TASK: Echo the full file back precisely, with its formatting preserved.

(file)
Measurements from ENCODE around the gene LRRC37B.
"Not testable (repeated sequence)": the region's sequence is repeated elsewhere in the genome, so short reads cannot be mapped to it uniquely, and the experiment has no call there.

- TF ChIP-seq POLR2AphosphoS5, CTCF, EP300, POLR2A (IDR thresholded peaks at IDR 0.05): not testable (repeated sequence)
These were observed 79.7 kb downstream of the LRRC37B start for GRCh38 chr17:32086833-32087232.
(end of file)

Measurements from ENCODE around the gene LRRC37B.
"Not testable (repeated sequence)": the region's sequence is repeated elsewhere in the genome, so short reads cannot be mapped to it uniquely, and the experiment has no call there.

- TF ChIP-seq POLR2AphosphoS5, CTCF, EP300, POLR2A (IDR thresholded peaks at IDR 0.05): not testable (repeated sequence)
These were observed 79.7 kb downstream of the LRRC37B start for GRCh38 chr17:32086833-32087232.